Renewables Update

Community power Samsø in Japanese

11 April 2014 Søren Hermansen, Director, Samsø Energy Academy

Samsø today is a society of farmers and a small community with all the functions of any place where people are living together. The difference is that the activity today is fuelled by renewable energy. The wind turbines are producing more than the island consumes. Biomass and solar supplies the heating demand. It has released a lot of resources because of less imported fossil fuels at high costs. The revenue is invested in better infra structure and smart energy systems and in general improvements of houses with better insulation and windows. This is possible because the people decided to invest in their own energy infrastructure. They became masters in their own house and are today keeping the profit margin from saved imported expensive fossil energy. This new “freedom” is the driver that today allows people to dream about a future where also transportation will be fossil energy free. Samsø is depending on ferries to be connected to the mainland Denmark. A new ferry is under construction to be delivered in October this year. The ferry will be fuelled by LNG and eventually upgraded methane from local biogas production. We have biomass waste from households and farming that can supply the fuel for the ferry. Cars will be electric. We have today more electric vehicles per person than any other municipality in Denmark and more to come. We are installing more charging stations so the infrastructure will encourage people to invest in electric cars. Community power is a reality and the climate for decision making is much better than it was before Samsø became an energy island.

Community Power in Japan is growing and it is growing mainly because people can see it is needed badly. After the Fukushima accident there is no doubt that people need to react to the fact that governance and business is not responding to the fear and terror of nuclear power out of control. Business and industry still wants cheap energy and government is responding to the security of energy supply to feed industry in spite of the growing opposition in communities affected by the accident or concerned by the fact provided from Fukushima accident.

It is time to listen to this fear and worry from people, and accept decentralized structures where people are more engaged and active in the future organizational structures. People are ready! And the example of Samsø Renewable Energy Island and many other projects are so obviously clear and simple that government must listen and react. Community power is the citizen fuel for sustainable and responsible changes. Japan has an open window for action – grab it!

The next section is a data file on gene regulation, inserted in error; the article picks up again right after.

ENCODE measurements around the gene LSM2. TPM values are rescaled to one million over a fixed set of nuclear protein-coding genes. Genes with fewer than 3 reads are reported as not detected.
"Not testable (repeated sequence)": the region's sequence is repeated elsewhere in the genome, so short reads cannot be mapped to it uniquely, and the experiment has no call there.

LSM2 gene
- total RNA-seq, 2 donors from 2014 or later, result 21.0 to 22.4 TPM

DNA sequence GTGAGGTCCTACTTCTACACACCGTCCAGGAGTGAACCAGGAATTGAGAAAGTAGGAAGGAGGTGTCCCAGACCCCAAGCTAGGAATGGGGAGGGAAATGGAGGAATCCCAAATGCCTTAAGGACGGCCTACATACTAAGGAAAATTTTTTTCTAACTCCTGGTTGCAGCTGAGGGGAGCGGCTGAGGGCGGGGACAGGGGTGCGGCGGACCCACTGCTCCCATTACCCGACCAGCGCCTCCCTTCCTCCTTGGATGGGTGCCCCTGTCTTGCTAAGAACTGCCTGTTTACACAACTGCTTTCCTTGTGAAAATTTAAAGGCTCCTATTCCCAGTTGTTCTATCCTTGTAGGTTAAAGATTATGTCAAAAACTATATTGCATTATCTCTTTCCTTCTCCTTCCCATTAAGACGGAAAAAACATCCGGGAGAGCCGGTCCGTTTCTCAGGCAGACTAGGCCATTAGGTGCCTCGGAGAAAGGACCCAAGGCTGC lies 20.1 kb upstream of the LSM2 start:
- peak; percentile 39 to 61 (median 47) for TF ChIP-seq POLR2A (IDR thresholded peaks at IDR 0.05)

Samsø: Europe’s Renewable Energy Island

Fact Box:

  • In 1997, Samsø was named Denmark’s first renewable energy island, based on its ambitions to become energy independent by 2008.
  • In 2006, Samsø already meets 100% of its electricity needs with energy from wind turbines and 70% of its heating needs with renewable fuels.
  • The island has its own Energy Academy and Energy Office, which serves the island and its visitors with information on renewable energy technologies and energy savings.
  • Samsø has received several awards for its achievements in switching to renewable energy.
  • Currently, a trial project on Samsø is investigating the use of rapeseed and elephant grass for heating purposes.
  • Samsø’s Energy Academy itself will demonstrate the sustainable energy solutions, through solar panels that provide the facility with electricity and heat as well as a rainwater-based grey water system.
  • All of Samsø’s district heating is based on renewable energy sources that include straw, solar power and woodchips.
  • With wind turbines and a straw-burning district heating plant just outside its doors, the Energy Academy is providing an ideal meeting point for researchers and students.
  • Every year, each of the island’s offshore wind turbines produces enough electricity to power 2000 Danish homes.
  • Together, the ten turbines just off Samsø’s south coast generate enough clean energy each year to compensate for all the fossil fuel used in transportation on the island. This includes the diesel consumed by the island’s three ferries.
  • Many homes on Samsø generate their own energy through small scale wind turbines and solar panels.
  • Samsø’s onshore wind turbines supply enough wind energy to meet the island’s entire electricity needs.
  • A large proportion of Samsø’s home oil burners have been replaced with pellet stoves, solar heaters, ground-source heat pumps and other renewable heating technologies.
  • Seventy percent of all heating on Samsø is powered by renewable sources.